- The resource is larger than the 262,144 bytes allowed by annotations. In this scenario, server-side apply can circumvent this limitation as annotations are not utilized.
- Partial modification of resources within the cluster which aren’t fully managed by ArgoCD.
- You prefer a more declarative way of tracking field management as opposed to tracking the user’s last applied state.
ServerSideApply=true is set, Argo CD will use the
kubectl apply --server-side command.
This option can be enabled at the application level as shown below:
|apiVersion: argoproj.io/v1alpha1kind: Applicationspec: syncPolicy: syncOptions: – ServerSideApply=true
ServerSideApply on an individual resource, use the
|metadata: annotations: argocd.argoproj.io/sync-options: ServerSideApply=true
As a default safety feature, automated sync in ArgoCD doesn’t delete resources that have been removed from the Git repository. These resources then need to be ‘pruned’. Manual sync (with Pruning checked) can perform this pruning, removing these resources from the Kubernetes cluster.
Alternatively, automatic pruning can be incorporated as part of the automated sync process by setting the
prune option to
true in the automated sync policy:
|spec: syncPolicy: automated: prune: true
Or, alternatively, by running this CLI command:
|argocd app set <APPNAME> –auto-prune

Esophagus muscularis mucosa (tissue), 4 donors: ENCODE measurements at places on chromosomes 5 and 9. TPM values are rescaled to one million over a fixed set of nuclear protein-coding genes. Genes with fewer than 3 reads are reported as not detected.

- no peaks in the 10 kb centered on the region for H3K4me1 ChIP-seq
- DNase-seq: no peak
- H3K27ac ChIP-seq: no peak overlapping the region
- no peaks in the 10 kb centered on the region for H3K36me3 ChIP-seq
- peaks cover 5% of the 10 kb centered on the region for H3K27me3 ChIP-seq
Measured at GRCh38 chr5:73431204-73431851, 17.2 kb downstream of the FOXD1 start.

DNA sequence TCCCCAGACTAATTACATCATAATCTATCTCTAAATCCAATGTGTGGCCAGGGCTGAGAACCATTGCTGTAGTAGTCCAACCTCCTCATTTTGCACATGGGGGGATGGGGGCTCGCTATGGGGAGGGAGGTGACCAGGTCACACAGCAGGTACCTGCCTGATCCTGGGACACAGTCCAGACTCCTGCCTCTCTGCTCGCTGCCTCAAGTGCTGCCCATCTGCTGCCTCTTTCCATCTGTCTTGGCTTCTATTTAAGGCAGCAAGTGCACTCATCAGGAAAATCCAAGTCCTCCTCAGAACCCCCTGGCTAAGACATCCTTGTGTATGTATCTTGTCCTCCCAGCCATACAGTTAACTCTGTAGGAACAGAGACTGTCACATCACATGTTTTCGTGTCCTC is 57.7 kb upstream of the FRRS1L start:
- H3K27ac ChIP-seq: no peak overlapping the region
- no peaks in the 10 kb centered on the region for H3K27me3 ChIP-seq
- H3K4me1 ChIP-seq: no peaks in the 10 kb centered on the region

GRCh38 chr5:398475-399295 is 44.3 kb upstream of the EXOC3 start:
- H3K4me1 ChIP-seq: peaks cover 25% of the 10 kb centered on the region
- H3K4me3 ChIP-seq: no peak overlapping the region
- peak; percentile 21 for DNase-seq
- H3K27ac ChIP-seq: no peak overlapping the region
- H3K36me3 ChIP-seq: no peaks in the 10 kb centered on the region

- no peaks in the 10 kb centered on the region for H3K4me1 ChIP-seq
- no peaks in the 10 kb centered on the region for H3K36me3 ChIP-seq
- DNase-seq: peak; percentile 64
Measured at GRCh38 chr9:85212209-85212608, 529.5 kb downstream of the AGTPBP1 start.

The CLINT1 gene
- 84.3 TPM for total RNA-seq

Automatic Pruning with Allow-Empty
By default, to protect from automation or human errors, automated sync with prune will not execute if no target resources exist. This is to prevent applications from having empty resources. To allow applications to have empty resources, set the
allowEmpty option to
true in the automated sync policy:
|spec: syncPolicy: automated: prune: true allowEmpty: true
Alternatively, run this CLI command:
|argocd app set <APPNAME> –allow-empty
Additional Sync Policy Options
Turning Off Kubectl Validation
Certain types of objects, like those using
RawExtension such as ServiceCatalog, require the use of
kubectl apply with the
--validate=false flag. This can be achieved by using the following annotation:
|metadata: annotations: argocd.argoproj.io/sync-options: Validate=false
If you want to exclude an entire class of objects universally, you can adjust
resource.customizations in the system-level configuration.
Bypassing Dry Run for New Custom Resource Types
For custom resource definitions (CRDs) not yet registered in the cluster, you generally have two options:
- CRD manifest synchronizes simultaneously: In this scenario, Argo CD automatically skips the dry run. Applying the CRD enables resource creation.
- CRD is separate from the sync: It can be created elsewhere, for example through a cluster controller.
To ignore dry run for missing resources, use the following annotation:
|metadata: annotations: argocd.argoproj.io/sync-options: SkipDryRunOnMissingResource=true
The dry run continues as usual if the CRD already exists in the cluster.
Preventing Resource Deletion
To keep resources (like Persistent Volume Claims) after their application has been deleted, you can use the following annotation. It prevents the resources from being deleted together with the application:
|metadata: annotations: argocd.argoproj.io/sync-options: Delete=false
Using Selective Sync
By default, Argo CD applies all objects in an application during an auto sync. If your application has thousands of objects, this demands significant time and strains the API server. The selective sync option lets Argo CD sync only out-of-sync resources.
You can enable this feature in two ways. In the manifest, by adding